“The idea of a 4,000-mile cross country bike ride was enticing but left us wanting more,” said JD Hartwig, of St. Louis, Mo. “Being on a bike four to six hours a day for seven weeks is a crazy ridiculous opportunity to bless other people.”
Hartwig, rising senior Brennon Mobley and rising junior James Richfield discovered they shared a common compassion for orphans and connected with 147 Million Orphans, a Middle Tennessee-based nonprofit organization that raises awareness for orphans and provides them with food, water and medication. They created Riding with a Reason to use the summer excursion to raise $50,000, enough to finance a school building in Mount Olivos, Honduras and fill it with basic supplies, desks, chairs, books and uniforms as well as secure teachers’ salaries. Together the students are underwriting the trip so that all of the money raised through their bike ride across the country supports the project.
On Monday, they left for Hondorus to visit the children they will impact, and on May 15, they will begin their seven-week journey from Oceanside, Oregon to Washington, D. C. (more…)
Some 145 Belmont students read to Nashville children during the 14th Annual Family Literacy Day on April 12 at Rose Park. The event was designed to allow the Belmont community to partner with Nashvillians to encourage reading and literacy among elementary-age children and their families.
“It is a great privilege for Belmont to celebrate the great work that goes on all year long by joining with Metro Nashville Public Schools, the Nashville Public Library, Metro Parks, Book’em, PENCIL Foundation and Homework Hotline to provide Family Literacy Day to the community,” said Belmont Director of Service-Learning Tim Stewart. “We are grateful for the opportunities the community provides our students and view Family Literacy Day as a small but hopefully significant way to say ‘thank you.’”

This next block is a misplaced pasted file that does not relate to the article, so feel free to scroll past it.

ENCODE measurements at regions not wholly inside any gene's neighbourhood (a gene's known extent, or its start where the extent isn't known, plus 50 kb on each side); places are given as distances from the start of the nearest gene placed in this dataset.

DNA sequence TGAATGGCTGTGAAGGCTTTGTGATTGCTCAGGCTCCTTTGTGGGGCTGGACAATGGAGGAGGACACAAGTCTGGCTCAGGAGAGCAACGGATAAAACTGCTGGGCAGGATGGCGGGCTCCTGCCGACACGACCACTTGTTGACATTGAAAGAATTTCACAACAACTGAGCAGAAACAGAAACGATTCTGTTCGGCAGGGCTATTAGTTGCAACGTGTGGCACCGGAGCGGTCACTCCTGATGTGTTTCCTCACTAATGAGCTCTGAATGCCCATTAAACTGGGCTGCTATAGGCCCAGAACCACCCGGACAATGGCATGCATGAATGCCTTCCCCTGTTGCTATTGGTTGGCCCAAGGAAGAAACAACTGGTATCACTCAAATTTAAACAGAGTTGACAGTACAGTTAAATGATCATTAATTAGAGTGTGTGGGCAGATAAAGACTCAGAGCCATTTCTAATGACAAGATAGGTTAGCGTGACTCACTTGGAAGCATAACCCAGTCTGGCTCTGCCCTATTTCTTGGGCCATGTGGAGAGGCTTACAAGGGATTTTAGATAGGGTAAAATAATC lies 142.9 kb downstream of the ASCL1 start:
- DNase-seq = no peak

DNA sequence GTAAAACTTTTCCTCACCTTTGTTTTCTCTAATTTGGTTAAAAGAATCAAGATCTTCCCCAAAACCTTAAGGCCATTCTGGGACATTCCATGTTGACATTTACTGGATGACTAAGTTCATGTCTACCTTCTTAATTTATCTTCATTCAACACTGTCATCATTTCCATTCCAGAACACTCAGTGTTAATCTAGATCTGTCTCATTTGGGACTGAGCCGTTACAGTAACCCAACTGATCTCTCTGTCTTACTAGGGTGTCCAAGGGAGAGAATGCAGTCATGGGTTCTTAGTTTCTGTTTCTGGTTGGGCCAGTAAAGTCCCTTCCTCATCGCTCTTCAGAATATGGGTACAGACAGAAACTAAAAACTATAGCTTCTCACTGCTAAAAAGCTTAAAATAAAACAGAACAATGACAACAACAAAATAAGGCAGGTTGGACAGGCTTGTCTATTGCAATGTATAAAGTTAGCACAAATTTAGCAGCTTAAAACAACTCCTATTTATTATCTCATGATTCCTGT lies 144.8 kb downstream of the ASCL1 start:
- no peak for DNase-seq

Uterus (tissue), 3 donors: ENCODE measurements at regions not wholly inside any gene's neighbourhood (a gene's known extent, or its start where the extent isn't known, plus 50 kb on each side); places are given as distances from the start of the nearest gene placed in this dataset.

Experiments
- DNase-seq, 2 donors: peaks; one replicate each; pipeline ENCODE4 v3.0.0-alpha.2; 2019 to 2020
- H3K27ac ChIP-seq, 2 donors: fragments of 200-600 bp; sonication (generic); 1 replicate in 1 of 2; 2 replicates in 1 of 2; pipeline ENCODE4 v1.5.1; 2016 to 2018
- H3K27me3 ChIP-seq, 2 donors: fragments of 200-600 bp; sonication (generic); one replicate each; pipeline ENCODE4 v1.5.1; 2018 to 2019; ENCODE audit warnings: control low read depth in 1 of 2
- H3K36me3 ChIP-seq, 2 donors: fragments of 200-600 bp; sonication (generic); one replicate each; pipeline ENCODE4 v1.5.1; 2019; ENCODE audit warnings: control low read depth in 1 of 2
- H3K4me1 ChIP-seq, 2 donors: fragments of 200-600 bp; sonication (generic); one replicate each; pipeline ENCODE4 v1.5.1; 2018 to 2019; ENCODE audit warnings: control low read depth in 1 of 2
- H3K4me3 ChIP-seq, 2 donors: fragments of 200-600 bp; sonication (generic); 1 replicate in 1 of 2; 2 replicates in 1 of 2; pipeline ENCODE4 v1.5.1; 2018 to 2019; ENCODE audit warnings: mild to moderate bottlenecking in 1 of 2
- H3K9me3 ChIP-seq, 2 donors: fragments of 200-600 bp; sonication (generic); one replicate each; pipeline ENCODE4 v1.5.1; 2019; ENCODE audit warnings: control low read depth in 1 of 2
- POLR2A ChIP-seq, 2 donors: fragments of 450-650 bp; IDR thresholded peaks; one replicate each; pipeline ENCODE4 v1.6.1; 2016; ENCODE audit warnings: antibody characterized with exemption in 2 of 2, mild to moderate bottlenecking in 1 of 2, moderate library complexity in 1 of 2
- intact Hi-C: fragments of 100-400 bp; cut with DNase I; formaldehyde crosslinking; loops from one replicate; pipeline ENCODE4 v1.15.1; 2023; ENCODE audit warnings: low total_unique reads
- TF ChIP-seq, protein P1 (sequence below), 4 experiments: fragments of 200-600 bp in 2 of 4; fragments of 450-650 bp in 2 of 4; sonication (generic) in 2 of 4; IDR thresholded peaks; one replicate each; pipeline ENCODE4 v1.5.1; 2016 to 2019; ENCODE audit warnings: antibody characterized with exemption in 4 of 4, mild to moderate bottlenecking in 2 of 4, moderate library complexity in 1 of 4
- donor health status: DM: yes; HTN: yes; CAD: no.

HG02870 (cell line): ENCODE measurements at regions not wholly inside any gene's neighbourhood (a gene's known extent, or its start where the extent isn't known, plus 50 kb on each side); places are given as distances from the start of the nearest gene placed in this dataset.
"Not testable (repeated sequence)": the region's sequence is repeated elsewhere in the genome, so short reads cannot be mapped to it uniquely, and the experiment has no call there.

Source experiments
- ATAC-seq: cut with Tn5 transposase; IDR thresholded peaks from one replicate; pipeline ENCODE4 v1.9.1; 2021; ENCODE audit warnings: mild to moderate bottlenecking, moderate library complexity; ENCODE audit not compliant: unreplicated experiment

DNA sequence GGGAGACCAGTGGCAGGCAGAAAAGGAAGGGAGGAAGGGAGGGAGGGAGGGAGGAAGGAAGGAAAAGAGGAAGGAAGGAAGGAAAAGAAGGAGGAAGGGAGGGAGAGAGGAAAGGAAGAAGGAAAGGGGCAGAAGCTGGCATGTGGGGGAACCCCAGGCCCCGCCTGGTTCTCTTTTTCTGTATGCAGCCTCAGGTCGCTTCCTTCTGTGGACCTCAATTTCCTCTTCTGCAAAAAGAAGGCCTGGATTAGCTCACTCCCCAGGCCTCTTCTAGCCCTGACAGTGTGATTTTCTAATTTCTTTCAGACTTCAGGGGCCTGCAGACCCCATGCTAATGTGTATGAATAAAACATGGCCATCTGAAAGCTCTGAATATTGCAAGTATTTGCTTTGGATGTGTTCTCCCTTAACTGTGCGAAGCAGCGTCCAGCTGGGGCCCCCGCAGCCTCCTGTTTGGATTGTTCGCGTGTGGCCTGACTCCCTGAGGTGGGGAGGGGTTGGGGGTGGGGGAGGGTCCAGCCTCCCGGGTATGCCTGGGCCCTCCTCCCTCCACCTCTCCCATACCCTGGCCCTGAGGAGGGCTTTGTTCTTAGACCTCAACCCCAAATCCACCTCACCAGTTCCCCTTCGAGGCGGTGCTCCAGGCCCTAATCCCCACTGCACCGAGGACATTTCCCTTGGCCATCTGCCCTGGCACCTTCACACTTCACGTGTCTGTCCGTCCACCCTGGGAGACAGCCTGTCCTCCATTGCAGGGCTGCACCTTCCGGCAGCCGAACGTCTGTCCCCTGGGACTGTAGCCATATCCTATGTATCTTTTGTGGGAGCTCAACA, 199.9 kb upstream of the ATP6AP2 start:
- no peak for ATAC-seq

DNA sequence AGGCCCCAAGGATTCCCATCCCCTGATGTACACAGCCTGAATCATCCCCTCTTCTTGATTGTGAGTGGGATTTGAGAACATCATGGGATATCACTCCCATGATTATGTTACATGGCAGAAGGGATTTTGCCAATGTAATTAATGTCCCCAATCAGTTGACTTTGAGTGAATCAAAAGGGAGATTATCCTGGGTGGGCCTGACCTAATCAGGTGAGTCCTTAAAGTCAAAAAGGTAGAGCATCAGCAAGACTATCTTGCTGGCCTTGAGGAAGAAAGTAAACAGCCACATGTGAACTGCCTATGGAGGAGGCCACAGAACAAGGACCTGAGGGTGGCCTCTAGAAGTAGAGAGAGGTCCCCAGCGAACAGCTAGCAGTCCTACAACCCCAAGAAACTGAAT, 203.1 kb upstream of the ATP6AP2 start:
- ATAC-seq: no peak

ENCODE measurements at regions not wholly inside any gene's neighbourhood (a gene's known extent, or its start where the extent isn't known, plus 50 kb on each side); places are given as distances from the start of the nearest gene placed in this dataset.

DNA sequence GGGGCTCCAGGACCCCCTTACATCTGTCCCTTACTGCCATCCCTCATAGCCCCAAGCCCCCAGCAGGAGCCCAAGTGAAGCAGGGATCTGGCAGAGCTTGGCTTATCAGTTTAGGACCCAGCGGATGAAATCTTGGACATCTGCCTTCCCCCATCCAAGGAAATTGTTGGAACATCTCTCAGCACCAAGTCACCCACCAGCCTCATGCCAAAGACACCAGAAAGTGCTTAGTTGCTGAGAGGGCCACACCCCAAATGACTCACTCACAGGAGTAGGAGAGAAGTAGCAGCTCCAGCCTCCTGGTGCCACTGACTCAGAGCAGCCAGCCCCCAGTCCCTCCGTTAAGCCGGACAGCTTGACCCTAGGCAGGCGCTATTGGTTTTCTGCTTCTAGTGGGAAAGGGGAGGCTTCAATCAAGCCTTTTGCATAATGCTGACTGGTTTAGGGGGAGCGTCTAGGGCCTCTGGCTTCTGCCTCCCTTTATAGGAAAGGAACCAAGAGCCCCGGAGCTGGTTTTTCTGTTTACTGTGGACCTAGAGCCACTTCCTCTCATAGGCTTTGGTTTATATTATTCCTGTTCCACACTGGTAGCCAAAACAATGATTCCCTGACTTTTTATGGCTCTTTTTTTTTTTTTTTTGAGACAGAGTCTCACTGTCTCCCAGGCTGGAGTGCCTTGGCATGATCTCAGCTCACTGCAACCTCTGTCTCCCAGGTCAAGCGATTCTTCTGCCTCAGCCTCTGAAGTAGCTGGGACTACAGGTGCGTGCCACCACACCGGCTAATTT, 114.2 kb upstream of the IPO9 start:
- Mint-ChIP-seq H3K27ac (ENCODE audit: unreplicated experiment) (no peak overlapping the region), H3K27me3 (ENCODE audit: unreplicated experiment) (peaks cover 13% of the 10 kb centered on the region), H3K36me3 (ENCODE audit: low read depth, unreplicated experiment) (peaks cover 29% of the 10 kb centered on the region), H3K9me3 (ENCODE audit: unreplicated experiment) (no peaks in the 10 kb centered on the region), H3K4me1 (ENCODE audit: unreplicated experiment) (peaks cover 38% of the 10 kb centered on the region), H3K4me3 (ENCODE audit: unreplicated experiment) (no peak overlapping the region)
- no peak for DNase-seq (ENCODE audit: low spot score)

During the free celebration on reading, children enjoyed interactive story times, crafts, face painting, games and refreshments. In reading circles, hosted by Belmont student organizations such as the foreign language majors, the children listened to students read aloud and earned stickers to trade in for prizes and books donated by Book’em.
In the weeks prior to the event, first through fourth-grade students were invited to submit 12 to 16-line poems about their favorite literature. From 118 entries, the Belmont English Club selected five finalists, and the top five poets worked with local professional songwriters Seth Alley, Sherrié Austin, Maddie Larkin, Bill McDermott and Will Rambeaux to set their poems to music. More than 5,000 votes were cast online in the poetry contest, and the winner was “The Girl Who Thinks She Can” by Arieanna Rushing, a fourth-grade student at Sylvan Park Elementary. Click here to listen to the winning song and the other finalists.
Belmont’s annual Greek Week concluded Monday night with the Greek Awards Ceremony. With a mission to “engage all of Greek Life at Belmont University,” Greek Week seeks to challenge individuals to re-think what it means to be a part of fraternity and sorority life at Belmont and promote unity among the Greek community.
Fraternity and sorority members across campus focused on three objectives during the week-long event: generating pride and excitement about being Greek, educating the community about the impact of Greek life and joining together to raise money for St. Jude Children’s Research Hospital.
“I am very proud to be the Fraternity and Sorority Advisor at Belmont. Greek Week is a great example of why Greek Life is such an impactful facet of campus life. Greek Week involved raising $10,000 for St. Jude, sending students all over Nashville to total almost 1,000 hours of community service and providing fun, community-building activities for this wonderful group of students that have grown to encompass almost a quarter of the undergraduate student population,” Coordinator of Student Engagement and Leadership Development Kevin Reynolds said.